Sci. Aging Knowl. Environ., 24 April 2002
Vol. 2002, Issue 16, p. nw54
[DOI: 10.1126/sageke.2002.16.nw54]

NOTEWORTHY ARTICLES

Take Two: Rival Alzheimer's proteins unexpectedly collaborate to kill cells (Neurodegenerative disease)

Mary Beckman

http://sageke.sciencemag.org/cgi/content/abstract/sageke;2002/16/nw54

Key Words: fibrillar {beta} amyloid • amyloid precursor protein • mitogen-activated protein kinase (MAPK) • microtubule-associated protein (MAP)

Abstract: New research might reconcile scientists who have been battling over what launches Alzheimer's disease (AD). Most neuroscientists fall into one of two warring camps, each of which blames a different renegade protein. Now, tests in cultured neurons show that the proteins collude to eradicate neurons. The results also suggest an unexpected therapy for the neurodegenerative disorder.

In Alzheimer's-wracked brains, abnormal protein plaques surround dying nerve cells that are packed with tangles made from a different protein. One group of researchers argues that the predominant protein in the plaques, {beta} amyloid, instigates deterioration. Its opponents counter that tau, which fills neurons with protein tangles, might choke brain cells to death (see "Detangling Alzheimer's Disease").

Recent evidence has suggested that {beta} amyloid targets tau to stir up trouble. Sprinkling this plaque-forming protein onto neurons growing in culture kills cells, perhaps by inhibiting tau's ability to stabilize microtubules, long protein beams that reinforce the neuron's spindly projections. To further probe this issue, Rapoport and colleagues tested whether {beta} amyloid needs tau to do its dirty work. Neurons from mice that make tau start shriveling and dying within 6 hours of being dosed with {beta}-amyloid protein. When the researchers dropped a pinch of {beta} amyloid onto neurons that lack tau, however, the cells churned along for 4 days. These results indicate that tau is required for {beta} amyloid to kill the cell.

The team also examined the cells' microtubules. These protein strands must grow and shrink constantly to perform their cellular jobs properly. In cells lacking tau, microtubules expanded and contracted more readily than did those found in normal neurons. The researchers suspected that this agility might be key to {beta}-amyloid resistance, so they repeated their experiments with taxol, a cancer-fighting chemical that, like tau, prevents the protein rods from disassembling. In the presence of taxol, {beta} amyloid killed the cultured neurons, regardless of whether the cells sheltered tau. Taxol alone did no harm. Taken together, the results suggest that a microtubule-stabilizing agent is required for {beta} amyloid to destroy cells and hint that the two Alzheimer's proteins--tau and {beta} amyloid--collaborate to cause neurodegeneration.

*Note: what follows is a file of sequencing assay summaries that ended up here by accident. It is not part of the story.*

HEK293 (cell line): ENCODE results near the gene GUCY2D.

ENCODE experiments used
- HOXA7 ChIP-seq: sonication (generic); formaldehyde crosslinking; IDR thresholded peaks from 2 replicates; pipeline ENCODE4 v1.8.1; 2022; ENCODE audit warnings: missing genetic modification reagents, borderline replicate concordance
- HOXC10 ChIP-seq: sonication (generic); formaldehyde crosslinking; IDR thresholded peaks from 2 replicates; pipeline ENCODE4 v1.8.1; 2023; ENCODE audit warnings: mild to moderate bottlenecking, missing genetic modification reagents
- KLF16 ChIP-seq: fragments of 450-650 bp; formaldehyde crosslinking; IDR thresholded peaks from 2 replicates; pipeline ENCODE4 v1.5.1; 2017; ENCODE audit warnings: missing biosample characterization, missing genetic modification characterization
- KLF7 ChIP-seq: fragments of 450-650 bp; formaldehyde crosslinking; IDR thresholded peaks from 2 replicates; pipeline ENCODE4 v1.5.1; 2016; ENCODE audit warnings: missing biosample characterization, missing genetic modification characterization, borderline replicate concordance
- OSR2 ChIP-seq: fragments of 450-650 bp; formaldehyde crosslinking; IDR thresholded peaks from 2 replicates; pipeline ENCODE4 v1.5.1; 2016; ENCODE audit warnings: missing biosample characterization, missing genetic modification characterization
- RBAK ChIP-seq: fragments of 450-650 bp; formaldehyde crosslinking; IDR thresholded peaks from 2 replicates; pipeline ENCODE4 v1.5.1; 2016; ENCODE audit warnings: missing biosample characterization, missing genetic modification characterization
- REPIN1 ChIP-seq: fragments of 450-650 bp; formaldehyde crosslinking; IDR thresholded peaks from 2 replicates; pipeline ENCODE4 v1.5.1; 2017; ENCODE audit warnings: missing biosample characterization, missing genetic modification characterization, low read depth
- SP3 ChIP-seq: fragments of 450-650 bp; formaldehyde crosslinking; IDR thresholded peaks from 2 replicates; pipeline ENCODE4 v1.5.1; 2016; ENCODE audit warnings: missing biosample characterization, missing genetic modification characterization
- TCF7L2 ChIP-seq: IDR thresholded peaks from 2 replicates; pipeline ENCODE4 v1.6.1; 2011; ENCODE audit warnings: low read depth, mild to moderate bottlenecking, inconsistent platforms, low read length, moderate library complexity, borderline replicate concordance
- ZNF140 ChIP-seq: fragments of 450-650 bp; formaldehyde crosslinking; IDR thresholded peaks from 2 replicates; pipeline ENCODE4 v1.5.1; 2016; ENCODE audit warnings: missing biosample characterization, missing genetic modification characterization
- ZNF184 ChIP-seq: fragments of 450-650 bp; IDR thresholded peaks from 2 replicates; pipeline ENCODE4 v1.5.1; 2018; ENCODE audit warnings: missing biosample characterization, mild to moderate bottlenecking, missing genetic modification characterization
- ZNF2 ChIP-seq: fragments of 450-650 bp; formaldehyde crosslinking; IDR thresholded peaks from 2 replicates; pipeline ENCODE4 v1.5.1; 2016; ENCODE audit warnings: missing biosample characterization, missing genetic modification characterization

The paper makes a "wonderful contribution" to understanding the relation between the two proteins, says neurologist Kenneth Kosik of Harvard Medical School in Boston. However, he questions how accurately cell culture behavior mimics events in an animal. For example, "no one has seen tangles in cultures," says Kosik, so the cultured neurons don't fully emulate the diseased brain. Still, the new findings might inspire scientists to pursue a new therapeutic avenue, says Michael Hutton of the Mayo Clinic in Jacksonville, Florida. If the results transfer to animals, he says, destabilizing microtubules could prove therapeutic--an outcome that might bring a cease-fire to AD research and peace to many people.

--Mary Beckman

M. Rapoport, H. N. Dawson, L. I. Binder, M. P. Vitek, A. Ferreira, Tau is essential to {beta}-amyloid-induced neurotoxicity. Proc. Natl. Acad. Sci., 16 April 2002 [e-pub ahead of print]. [Abstract] [Full Text]

Citation: M. Beckman, Take Two: Rival Alzheimer's proteins unexpectedly collaborate to kill cells (Neurodegenerative disease). Science's SAGE KE (24 April 2002), http://sageke.sciencemag.org/cgi/content/abstract/sageke;2002/16/nw54








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